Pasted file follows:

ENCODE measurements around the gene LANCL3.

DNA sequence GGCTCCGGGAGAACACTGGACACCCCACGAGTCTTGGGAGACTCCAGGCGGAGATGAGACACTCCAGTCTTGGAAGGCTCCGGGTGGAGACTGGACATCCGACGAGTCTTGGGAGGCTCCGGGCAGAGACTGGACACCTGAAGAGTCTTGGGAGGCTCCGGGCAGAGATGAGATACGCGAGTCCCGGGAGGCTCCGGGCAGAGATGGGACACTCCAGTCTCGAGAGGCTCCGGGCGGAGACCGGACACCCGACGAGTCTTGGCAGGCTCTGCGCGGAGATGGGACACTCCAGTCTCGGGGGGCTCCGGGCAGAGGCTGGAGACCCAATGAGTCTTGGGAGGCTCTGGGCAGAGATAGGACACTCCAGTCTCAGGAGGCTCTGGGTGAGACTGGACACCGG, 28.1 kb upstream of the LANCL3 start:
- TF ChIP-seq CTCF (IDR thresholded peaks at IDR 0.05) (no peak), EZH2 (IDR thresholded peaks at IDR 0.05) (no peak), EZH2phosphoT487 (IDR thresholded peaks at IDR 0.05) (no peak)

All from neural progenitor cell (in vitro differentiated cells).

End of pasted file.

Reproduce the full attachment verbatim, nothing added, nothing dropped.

ENCODE measurements around the gene LANCL3.

DNA sequence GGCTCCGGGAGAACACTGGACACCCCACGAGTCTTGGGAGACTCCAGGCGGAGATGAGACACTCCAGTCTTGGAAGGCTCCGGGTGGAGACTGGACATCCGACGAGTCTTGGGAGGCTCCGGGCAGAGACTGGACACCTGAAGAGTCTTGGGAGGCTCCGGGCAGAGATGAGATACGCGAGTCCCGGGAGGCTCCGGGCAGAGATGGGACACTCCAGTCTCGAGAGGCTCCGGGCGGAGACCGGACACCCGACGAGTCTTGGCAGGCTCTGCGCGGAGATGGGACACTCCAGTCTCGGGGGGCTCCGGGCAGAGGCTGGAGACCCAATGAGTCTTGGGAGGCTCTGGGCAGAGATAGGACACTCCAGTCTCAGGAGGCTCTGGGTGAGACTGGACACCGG, 28.1 kb upstream of the LANCL3 start:
- TF ChIP-seq CTCF (IDR thresholded peaks at IDR 0.05) (no peak), EZH2 (IDR thresholded peaks at IDR 0.05) (no peak), EZH2phosphoT487 (IDR thresholded peaks at IDR 0.05) (no peak)

All from neural progenitor cell (in vitro differentiated cells).